Thursday, 21 March 2019

Webinar: Connection Men, Dalals, Maid Agents – traffickers or not?


10.00-11.00 GMT, 29 March 2019

In this webinar, researchers from the University of Ghana, the University of Sussex and the National University of Singapore will present findings from their research on migration brokerage.

The research focuses on migration for domestic work and construction which are usually carried out by migrants from disadvantaged backgrounds. 

Learn more about:
  • Northern Ghana and the capital city of Accra which are important origin and destination points for women and girls recruited for domestic work;
  • The Chapainawabganj area of Bangladesh where men are routed to Qatar for construction work; and
  • Singapore, which has a highly developed network of brokers and agents for selecting, hiring and placing female domestic workers from Indonesia and other poorer countries in the region.

The speakers will provide an overview of the structure of brokerage networks and how they work with other individuals and organisations in government and civil society to facilitate migration. While brokers are clearly exploitative and involved in perpetuating forced labour they also create avenues for employment and provide opportunities for change that would otherwise not be available.

These studies have much to offer to ongoing debates about trafficking.

Speakers and presentations


Please, thank you and sorry – brokering migration and constructing identities for domestic work in Ghana - Mariama Awumbila

A game of chutes-and-ladders: How maid agents and domestic workers navigate the migration industry in Singapore - Kellynn Wee

The recruitment of Bangladeshi migrants for construction work in Qatar -
Priya Deshingkar

To register for the webinar please click on this link and follow the instructions: https://zoom.us/meeting/register/9535f041ebf35ef0d746f627e8486654 

You can read more about our work on migration brokers in our recent Special Issue of the Journal of Ethnic and Migration Studies.

Tuesday, 12 March 2019

Libya - haven for smugglers and hell for migrants?


By Priya Deshingkar

Mention “Libya” and “migration” and this immediately conjures up terrible images of hazardous journeys across the desert, the trading of human beings by unscrupulous smugglers, lawlessness and detention centres.

It was surprising therefore to hear contrasting accounts of migrant journeys during our fieldwork in Ghana where the team has been speaking to men in the Brong Ahafo region who have returned from Libya. This region in middle Ghana has a long history of international migration and is known for its network of “connection men” or brokers who specialise in getting people across the desert into Libya – a process called “pushing”. It also receives the largest number of returnees from Libya even though they may have originated from other parts of Ghana – according to the Ghana Immigration Services roughly 4000 migrants returned to Brong Ahafo from Libya in 2017.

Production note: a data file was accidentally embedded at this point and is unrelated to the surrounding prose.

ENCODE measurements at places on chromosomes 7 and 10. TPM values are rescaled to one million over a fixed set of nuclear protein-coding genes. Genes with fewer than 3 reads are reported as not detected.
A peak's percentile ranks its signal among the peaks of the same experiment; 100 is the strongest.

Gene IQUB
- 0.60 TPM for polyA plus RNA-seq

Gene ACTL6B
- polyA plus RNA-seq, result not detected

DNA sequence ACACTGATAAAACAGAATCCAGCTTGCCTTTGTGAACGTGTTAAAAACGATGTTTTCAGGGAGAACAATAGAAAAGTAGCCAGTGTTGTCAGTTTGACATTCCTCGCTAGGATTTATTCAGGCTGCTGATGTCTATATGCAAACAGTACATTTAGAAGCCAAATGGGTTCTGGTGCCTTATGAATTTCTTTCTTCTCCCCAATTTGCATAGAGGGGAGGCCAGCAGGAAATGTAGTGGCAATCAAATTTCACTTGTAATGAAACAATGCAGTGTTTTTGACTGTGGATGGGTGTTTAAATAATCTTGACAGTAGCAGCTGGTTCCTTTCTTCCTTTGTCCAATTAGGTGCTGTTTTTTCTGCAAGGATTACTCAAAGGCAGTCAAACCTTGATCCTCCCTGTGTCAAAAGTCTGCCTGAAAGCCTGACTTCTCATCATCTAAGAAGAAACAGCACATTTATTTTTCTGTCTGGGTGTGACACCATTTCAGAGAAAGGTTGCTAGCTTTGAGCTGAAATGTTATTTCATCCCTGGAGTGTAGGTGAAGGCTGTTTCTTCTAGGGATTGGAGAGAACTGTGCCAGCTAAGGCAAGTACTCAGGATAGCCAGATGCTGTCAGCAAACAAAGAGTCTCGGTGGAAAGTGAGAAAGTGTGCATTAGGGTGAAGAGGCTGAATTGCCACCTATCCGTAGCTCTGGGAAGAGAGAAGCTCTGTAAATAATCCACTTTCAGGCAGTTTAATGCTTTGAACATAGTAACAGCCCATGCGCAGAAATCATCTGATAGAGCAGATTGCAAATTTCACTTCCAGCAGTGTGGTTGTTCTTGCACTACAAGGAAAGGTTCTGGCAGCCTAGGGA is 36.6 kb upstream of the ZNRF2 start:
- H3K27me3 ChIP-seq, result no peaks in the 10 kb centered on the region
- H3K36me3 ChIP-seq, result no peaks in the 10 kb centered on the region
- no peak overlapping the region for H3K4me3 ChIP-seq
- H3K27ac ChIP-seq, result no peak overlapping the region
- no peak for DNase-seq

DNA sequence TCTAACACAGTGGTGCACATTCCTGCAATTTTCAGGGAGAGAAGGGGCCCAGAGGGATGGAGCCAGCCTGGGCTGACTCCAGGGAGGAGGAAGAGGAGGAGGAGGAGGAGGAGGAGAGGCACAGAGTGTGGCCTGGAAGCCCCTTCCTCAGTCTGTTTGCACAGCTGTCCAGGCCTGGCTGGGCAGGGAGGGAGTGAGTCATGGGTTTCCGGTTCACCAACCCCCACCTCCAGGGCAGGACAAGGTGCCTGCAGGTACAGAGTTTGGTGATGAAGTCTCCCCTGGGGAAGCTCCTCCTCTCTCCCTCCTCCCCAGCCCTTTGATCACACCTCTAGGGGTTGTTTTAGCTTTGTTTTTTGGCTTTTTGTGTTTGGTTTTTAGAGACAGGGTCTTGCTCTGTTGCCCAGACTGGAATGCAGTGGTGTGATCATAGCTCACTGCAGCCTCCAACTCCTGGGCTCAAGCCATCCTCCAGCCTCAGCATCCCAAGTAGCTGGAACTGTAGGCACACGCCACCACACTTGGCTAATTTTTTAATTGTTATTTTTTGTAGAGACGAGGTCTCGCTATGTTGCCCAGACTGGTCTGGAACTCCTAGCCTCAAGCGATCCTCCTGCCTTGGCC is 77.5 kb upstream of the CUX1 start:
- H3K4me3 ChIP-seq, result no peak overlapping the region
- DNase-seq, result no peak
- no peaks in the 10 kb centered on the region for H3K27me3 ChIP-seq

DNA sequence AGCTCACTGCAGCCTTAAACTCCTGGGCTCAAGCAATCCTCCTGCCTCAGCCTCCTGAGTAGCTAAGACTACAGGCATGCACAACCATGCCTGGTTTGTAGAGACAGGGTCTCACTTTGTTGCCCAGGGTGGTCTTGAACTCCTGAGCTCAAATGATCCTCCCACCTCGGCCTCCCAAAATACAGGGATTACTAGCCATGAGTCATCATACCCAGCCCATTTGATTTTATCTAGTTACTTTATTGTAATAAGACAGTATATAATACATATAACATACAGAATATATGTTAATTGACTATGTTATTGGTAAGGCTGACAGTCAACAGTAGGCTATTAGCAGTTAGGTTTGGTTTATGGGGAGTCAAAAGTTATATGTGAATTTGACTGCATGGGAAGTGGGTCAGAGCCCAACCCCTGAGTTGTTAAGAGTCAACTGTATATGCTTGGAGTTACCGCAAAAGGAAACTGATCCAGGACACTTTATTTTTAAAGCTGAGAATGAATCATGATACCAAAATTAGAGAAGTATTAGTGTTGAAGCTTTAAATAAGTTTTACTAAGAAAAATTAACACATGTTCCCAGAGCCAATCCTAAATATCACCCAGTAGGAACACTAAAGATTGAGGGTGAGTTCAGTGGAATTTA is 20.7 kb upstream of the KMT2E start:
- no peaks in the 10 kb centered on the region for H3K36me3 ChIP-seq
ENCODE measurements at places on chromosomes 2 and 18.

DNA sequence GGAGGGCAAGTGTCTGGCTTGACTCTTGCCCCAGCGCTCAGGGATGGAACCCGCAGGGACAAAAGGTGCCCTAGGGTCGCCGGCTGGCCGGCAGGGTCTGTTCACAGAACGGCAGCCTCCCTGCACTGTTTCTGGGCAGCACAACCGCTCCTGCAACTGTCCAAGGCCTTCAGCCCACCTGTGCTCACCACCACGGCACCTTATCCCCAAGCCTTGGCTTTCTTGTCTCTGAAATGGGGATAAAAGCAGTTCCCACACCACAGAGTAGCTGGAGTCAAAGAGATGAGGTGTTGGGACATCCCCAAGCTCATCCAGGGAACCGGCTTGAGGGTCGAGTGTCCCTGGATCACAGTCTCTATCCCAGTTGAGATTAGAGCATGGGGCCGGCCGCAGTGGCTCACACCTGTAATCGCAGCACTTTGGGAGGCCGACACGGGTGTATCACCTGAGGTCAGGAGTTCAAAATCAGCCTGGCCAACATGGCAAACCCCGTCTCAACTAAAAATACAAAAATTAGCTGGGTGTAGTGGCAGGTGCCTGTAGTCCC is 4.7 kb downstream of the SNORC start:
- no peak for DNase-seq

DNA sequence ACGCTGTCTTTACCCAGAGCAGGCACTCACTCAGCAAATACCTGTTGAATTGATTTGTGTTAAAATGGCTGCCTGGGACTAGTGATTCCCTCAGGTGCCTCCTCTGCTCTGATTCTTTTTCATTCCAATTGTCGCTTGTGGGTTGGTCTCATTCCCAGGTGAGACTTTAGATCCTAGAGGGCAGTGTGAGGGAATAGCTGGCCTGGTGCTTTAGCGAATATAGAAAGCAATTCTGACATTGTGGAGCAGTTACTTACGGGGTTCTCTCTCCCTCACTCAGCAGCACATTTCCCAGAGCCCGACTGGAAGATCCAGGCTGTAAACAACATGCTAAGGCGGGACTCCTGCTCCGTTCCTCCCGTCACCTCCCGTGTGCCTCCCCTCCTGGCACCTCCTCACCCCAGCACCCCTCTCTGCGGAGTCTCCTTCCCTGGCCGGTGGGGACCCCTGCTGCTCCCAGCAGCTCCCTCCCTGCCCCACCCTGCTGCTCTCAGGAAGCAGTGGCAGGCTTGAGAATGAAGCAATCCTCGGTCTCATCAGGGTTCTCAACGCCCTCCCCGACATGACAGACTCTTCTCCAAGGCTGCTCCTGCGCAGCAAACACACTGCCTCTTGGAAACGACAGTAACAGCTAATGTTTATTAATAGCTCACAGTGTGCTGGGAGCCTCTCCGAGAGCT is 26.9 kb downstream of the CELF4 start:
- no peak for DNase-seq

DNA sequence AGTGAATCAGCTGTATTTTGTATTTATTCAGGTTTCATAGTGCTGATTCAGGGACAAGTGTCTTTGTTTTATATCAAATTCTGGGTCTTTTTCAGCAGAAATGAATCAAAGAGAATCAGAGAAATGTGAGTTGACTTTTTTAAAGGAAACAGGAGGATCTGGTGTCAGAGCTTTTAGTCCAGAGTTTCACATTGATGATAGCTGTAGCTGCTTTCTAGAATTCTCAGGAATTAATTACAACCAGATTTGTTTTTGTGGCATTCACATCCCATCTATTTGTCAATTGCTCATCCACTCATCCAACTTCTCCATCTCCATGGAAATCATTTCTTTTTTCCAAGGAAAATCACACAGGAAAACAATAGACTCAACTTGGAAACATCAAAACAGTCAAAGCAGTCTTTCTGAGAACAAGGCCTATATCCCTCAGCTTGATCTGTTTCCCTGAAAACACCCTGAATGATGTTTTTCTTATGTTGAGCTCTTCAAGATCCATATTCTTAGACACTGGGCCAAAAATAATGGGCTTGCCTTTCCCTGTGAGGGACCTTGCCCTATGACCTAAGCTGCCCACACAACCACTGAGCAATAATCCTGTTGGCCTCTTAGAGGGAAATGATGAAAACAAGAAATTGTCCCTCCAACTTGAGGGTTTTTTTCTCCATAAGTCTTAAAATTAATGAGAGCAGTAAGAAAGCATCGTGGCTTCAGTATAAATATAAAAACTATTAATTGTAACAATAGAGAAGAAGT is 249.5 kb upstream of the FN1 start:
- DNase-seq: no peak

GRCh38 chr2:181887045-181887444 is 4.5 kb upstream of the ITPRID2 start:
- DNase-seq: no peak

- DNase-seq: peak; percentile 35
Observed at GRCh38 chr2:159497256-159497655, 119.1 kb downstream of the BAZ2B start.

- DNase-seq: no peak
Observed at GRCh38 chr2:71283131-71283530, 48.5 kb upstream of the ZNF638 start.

As media reports suggest, overland journeys to Libya, the preferred mode of travel for irregular migrants and the smugglers who are getting them across, are extremely hazardous – long drives through the desert without food and water and traversing multiple checkpoints across borders where the language and currency are different. The last leg of the journey is extremely dangerous with armed gangs in search of migrants as they are easy prey in a situation with no protection and often because they are on foot, having been left by cars to find their way to the border. We heard stories of “connection houses” where migrants are detained if they are unable to pay brokers enough to begin the next part of the journey. They may be stranded for weeks in limbo without knowing when they will travel again and have to work for a pittance in these transit points.

For those who make it to Libya, other kinds of risks and vulnerabilities await – many of the migrants that we spoke to said that black people are still treated like slaves in Libya and being beaten and racially abused by employers was a common experience. Not only that, with rival armed militias roaming the streets unchecked and robbing and shooting people randomly, they are too afraid to step out of their homes as they are easy targets. In some cases relatives or friends (so-called sponsors) in Libya may also finance brokers to bring them over by offering to pay for the migrant’s passage on the promise that s/he works to pay off the debt. Ghanaians in Libya are therefore hyper precarious  – trapped in low paid work or in a few instances debt-bondage and also precarized by their irregular status.

To then hear that migrants who have been arrested and deported back to Ghana from such horrible conditions have plans to migrate again is counter-intuitive. There are two reasons for this – the first is the opportunities that Libya offers – for remunerative work and the possibilities of onward journeys. Despite the lawlessness, dangers and precarity, Libya is an important labour market for those who want to save and attempt a crossing to Europe or invest back at home. Most irregular migrants quickly find work in the construction industry through other Ghanaians and they may also be employed in small eateries and businesses. The employment is completely informal without contracts and carries risks - there were cases of non-payment leaving migrants with no legal recourse because of their irregular status. Although most migrants are men, there are a few female migrants and they too are employed as hairdressers or food sellers by Ghanaians who came before them. These diaspora networks make it possible for new migrants to survive and integrate in Libya.